Hage to lie in state in Windhoek

Remains will not be transported to the regions
A memorial service for Namibia's late president will be held at the Independence Arena on Wednesday.
Augetto Graig
Late president Hage Geingob will lie in state in Windhoek and will be buried on Sunday (25 February) at Hero's Acre outside the capital.
However, his remains will not be transported to the regions to give residents the chance to pay their last respects to the late president before he is buried.
Notice 6 of 2024 was published in the Government Gazette on 16 February 2024. It was signed by the current Head of State, Nangolo Mbumba, awarding national hero status to Namibia's third president, the former prime minister and chairman of the constitutional assembly.
Geingob's life - from his birth on 3 August 1941 to his death on 4 February 2024 - is honoured nationwide from 5 February to 25 February with a national period of mourning.
All the national flags will fly at half-mast until Sunday and all Geingob's photos must be decorated with a black ribbon - which is tied to the left side of the photo.
The minister of information and communication technology, Emma Theofelus, said on Friday via the national broadcaster that the preparatory committee led by the prime minister, Saara Kuugongelwa Amadhila, and in consultation with the Geingob family, decided to hold daily mourning services tonight and tomorrow night at continuing the family's home, Casa Rosalia.
A service will be held at the Independence Arena in Katutura on Wednesday from 18:00 to 20:00.
Theofelus said services in the regions will continue as arranged by the relevant regional governors in consultation with the central government.
"Late President Hage G. Geingob's remains will remain in Windhoek. The commemorations and other events in Windhoek and all over the country continued without the late president's remains. We therefore plead with all citizens and institutions nationwide to continue with their commemoration of the late president, even in the absence of his remains."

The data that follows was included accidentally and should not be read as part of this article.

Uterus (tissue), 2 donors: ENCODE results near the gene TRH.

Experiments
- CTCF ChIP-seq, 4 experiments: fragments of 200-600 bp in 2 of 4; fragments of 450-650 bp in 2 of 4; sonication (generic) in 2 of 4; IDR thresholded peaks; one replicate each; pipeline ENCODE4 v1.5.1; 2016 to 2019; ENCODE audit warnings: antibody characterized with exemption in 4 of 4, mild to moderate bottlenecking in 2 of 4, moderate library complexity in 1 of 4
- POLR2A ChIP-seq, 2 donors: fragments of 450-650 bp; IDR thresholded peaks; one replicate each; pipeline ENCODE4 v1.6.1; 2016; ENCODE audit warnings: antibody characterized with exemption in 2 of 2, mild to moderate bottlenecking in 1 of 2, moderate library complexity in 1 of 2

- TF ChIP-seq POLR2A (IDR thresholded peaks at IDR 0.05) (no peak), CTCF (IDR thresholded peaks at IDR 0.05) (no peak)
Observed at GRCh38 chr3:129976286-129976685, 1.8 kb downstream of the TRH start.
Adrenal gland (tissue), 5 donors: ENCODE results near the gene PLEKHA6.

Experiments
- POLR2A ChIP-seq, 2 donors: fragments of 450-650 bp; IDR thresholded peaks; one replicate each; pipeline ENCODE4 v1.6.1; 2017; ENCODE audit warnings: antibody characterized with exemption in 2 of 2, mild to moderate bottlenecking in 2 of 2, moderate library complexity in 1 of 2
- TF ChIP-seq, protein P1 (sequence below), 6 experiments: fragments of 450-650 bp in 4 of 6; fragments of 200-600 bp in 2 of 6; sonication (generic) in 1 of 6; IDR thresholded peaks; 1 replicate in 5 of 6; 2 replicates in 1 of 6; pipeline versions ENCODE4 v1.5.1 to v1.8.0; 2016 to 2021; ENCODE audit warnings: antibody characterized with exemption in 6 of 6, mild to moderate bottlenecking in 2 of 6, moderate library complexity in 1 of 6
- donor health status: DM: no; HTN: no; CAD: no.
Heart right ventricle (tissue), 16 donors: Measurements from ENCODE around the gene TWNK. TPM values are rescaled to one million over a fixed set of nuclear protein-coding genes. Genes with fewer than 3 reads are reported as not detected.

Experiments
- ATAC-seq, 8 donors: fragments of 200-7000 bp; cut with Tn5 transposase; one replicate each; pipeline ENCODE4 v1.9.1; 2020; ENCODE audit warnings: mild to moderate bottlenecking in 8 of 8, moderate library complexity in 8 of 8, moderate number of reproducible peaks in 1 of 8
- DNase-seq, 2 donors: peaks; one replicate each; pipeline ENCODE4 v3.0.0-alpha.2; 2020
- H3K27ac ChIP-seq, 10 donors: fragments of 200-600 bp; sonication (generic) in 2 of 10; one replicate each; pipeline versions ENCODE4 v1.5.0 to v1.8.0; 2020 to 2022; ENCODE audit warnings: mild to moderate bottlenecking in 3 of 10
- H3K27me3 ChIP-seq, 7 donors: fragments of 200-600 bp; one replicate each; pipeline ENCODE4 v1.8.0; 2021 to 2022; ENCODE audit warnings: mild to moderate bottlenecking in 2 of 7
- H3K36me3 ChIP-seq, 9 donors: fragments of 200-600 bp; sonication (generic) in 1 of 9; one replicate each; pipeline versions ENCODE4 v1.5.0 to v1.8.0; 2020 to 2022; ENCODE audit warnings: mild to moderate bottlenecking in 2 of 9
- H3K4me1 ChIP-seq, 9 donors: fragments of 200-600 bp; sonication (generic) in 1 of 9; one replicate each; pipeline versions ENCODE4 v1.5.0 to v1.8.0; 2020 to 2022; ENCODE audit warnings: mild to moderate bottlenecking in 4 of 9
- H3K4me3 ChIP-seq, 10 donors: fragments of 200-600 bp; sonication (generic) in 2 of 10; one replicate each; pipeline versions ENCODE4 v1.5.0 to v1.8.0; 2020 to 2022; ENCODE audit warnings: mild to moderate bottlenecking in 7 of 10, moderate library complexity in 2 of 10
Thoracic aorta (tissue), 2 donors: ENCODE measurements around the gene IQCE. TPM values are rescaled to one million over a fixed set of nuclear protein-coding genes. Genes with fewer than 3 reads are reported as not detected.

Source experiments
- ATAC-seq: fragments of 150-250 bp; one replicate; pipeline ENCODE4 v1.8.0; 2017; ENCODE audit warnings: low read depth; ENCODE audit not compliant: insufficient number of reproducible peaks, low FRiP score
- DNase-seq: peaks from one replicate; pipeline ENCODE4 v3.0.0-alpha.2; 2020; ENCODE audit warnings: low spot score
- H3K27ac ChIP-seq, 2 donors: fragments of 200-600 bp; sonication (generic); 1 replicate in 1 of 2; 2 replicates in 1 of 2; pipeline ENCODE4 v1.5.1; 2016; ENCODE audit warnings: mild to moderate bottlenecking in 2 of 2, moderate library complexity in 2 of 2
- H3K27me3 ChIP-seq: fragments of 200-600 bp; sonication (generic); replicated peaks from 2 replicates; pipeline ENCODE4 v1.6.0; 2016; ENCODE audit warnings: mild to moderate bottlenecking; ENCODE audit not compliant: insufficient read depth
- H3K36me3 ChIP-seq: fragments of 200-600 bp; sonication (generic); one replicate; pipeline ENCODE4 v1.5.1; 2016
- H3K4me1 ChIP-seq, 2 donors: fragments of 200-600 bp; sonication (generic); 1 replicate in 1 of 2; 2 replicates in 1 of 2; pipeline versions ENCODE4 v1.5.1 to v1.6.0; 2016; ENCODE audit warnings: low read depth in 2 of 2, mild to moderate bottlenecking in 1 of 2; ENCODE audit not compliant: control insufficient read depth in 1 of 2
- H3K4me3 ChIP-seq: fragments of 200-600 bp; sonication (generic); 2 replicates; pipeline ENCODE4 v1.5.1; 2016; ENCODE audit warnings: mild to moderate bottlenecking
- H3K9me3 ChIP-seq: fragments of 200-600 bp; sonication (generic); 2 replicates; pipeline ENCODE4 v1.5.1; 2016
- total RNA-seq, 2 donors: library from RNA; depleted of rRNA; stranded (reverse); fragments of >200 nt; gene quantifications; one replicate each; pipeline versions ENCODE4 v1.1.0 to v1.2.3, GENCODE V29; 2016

When Mbumba was asked if there would be any opportunity for the public to view Geingob's remains, he replied: "Yes, follow the announcements from the Ministry of Information and Communication Technology."
The executive director of the ministry, dr. Audrin Mathe gave the assurance that the ministry will make all the details about the funeral available at the government's information centre, as appropriate.
The presidential spokesman, Alfredo Hengari, confirmed that the late president's remains will lie in state at the parliament gardens. Theofelus also confirmed and said: "Yes the public will be given a chance to view the remains of our beloved late president Hage G. Geingob during the official (morning) memorial service at the Independence Stadium and where he (afternoon) will be in state will lie on 24 February 2024.”
There is still uncertainty about a request from the Damara royal council to be able to perform traditional farewell rituals, according to the council's secretary general, Abner Xoagub.
According to tribe member Rosa Namises, the rituals are very important, especially for older members of the Damara tribes. Specifically the ||Gōa ǂNobos ritual is performed before sunrise on the day of the funeral, to bid farewell to the deceased. This is close to the heart of the members of the tribe from which Geingob comes, she says.
Namises say they hope to at least have the opportunity to spend the evening with his remains after the official ceremonies at the parliament gardens.
"It would be very sad if we could not say goodbye like this, and for the older people it is essential also to tell our ancestors what happened, to ask them to welcome him," she says.
– augetto@[email protected]